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MacArthur Center under new management

Jordan Crawford | 6/24/2014, 3:13 p.m.
Taubman Centers Inc. has signed a deal to sell MacArthur Center Mall.

Taubman Centers Inc., the developer and owner of MacArthur Center since 1999 when it opened in downtown Norfolk has signed a deal to sell it.

The company, Based in Bloomfield Hills, Mich., announced last Wednesday that it reached a $1.4 billion agreement to sell seven of its malls to real estate investment company Starwood Capital Group, a relative newcomer to the shopping center business, with headquarters in Greenwich, Conn. Starwood now has 21 malls and shopping centers in 15 states, none in Virginia.

In addition to the 1 million-square-foot MacArthur Center, Taubman plans to sell outdoor center Stony Point Fashion Park in Richmond and Northlake Mall in Charlotte, N.C., along with two malls in Michigan and one each in Texas and Florida.

Taubman officials said the sale is intended to free up capital for new development, including seven malls now under construction, three of them in China and South Korea. The seven malls slated for Starwood are strong performers, but their sales per square foot fall at the low end of all Taubman shopping centers, which together averaged $721 in 2013, said Christopher Tennyson, a spokesman for the developer.

Without the properties slated for Starwood, the remaining Taubman malls will have average sales per square foot of $850, Tennyson said.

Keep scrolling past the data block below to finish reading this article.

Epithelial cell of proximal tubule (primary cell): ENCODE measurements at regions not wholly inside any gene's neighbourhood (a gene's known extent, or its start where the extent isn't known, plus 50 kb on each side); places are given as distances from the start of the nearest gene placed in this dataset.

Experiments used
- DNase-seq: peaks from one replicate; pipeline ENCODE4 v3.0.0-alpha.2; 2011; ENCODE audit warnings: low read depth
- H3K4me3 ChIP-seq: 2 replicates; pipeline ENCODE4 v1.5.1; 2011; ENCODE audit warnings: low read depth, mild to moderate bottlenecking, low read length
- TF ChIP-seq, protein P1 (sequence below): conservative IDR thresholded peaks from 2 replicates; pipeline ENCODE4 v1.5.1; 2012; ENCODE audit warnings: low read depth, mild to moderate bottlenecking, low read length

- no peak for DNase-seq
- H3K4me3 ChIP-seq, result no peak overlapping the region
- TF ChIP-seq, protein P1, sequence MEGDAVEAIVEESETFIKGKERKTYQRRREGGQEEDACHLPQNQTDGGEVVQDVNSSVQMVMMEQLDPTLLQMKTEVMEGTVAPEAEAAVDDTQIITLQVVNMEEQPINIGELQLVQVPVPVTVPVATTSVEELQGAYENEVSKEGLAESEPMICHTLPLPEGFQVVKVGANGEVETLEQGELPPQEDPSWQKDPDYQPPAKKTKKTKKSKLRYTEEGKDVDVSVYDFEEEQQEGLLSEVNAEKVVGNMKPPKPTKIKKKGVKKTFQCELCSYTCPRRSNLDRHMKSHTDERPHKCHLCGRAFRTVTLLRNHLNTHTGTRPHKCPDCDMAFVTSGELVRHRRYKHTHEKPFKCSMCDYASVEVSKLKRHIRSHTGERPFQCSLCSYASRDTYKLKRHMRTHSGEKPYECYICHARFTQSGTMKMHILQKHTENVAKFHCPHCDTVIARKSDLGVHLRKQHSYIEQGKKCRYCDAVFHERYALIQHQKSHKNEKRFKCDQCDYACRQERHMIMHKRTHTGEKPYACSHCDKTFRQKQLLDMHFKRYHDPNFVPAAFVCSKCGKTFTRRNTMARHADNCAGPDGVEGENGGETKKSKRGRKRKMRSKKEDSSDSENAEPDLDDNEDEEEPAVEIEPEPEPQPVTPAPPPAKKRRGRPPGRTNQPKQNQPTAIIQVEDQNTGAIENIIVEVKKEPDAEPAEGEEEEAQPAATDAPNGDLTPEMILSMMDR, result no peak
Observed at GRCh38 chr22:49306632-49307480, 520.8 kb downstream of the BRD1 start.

“The consistency of the portfolio that we’re keeping is really off the charts,” he said.

The deal, which includes the assumption of $620 million in debt by Starwood, is expected to close in the fourth quarter this year.

Until then, McArthur Center officials said, they expect nothing to change. “As far as we’re concerned, it’s business as usual,” said Jim Wofford, the Norfolk mall’s general manager.

After the Starwood takeover, however, MacArthur Center and the region’s shoppers could see some benefits, Wofford said. The new owner may give increased attention to the properties in its portfolio, he predicts.

“I think they’ll be looking for ways to take these assets and make them even better,” Wofford said.

He suggested that the owners might add to and improve the tenant mix, “either by bringing in a third anchor for the center or bringing in retailers that would be game-changers for the market.”

The empty lot outside the mall at Freemason Street at Monticello Avenue was originally slated for another anchor store that never came. Nordstrom’s lone Hampton Roads store and a Dillard’s currently anchor the mall, the showpiece of downtown redevelopment efforts.

Starwood Capital, which has specialized in hotel and residential properties and has an arm that invests in energy infrastructure, launched its Starwood Retail Partners subsidiary two years ago after acquiring seven malls from Australian developer Westfield Group. In November, it bought another seven malls from Westfield Group.

“They are relatively new at it, but they have a pretty sizable portfolio now,” Tom Johnson, a Starwood spokesman, said of the company’s retail arm. “It has been a growing business for them.”